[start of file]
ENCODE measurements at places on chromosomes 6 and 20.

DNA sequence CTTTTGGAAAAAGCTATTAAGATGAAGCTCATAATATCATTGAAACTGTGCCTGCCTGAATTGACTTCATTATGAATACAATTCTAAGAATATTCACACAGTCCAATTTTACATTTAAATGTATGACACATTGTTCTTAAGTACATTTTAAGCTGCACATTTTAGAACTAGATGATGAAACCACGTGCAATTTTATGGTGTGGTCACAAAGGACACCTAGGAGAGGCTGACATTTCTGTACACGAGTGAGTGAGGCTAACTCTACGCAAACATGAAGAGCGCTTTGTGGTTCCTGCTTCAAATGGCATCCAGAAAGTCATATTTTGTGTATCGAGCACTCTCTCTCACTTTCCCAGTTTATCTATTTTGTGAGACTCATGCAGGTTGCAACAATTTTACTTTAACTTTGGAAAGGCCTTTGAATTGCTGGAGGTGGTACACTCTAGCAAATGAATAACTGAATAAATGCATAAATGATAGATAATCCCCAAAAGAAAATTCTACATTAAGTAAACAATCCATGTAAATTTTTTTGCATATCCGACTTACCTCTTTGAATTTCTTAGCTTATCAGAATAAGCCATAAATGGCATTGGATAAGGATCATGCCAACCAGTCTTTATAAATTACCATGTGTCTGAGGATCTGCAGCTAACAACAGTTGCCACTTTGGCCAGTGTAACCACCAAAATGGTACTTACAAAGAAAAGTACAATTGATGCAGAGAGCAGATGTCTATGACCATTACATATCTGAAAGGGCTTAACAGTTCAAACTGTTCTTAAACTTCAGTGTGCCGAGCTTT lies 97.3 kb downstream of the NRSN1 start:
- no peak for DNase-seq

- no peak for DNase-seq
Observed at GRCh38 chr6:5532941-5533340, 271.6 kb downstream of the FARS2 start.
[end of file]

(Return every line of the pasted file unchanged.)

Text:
ENCODE measurements at places on chromosomes 6 and 20.

DNA sequence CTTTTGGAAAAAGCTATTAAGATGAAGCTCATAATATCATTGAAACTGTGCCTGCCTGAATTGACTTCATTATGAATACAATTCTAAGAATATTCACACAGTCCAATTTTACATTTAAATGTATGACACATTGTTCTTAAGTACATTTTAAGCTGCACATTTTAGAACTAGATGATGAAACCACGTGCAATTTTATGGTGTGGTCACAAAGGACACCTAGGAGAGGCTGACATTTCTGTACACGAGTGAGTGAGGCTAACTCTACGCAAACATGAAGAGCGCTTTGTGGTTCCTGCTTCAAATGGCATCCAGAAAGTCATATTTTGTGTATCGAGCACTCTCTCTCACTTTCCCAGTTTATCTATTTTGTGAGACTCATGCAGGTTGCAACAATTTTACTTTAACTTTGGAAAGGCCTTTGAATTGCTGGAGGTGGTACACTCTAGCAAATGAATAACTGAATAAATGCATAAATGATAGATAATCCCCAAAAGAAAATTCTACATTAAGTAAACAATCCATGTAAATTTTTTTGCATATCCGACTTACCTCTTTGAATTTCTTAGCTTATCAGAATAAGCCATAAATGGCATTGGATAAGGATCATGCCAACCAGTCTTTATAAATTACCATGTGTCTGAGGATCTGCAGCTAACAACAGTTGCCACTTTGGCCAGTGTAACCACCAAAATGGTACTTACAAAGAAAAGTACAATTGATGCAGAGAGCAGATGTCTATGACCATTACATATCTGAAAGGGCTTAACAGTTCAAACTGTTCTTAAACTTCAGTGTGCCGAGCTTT lies 97.3 kb downstream of the NRSN1 start:
- no peak for DNase-seq

- no peak for DNase-seq
Observed at GRCh38 chr6:5532941-5533340, 271.6 kb downstream of the FARS2 start.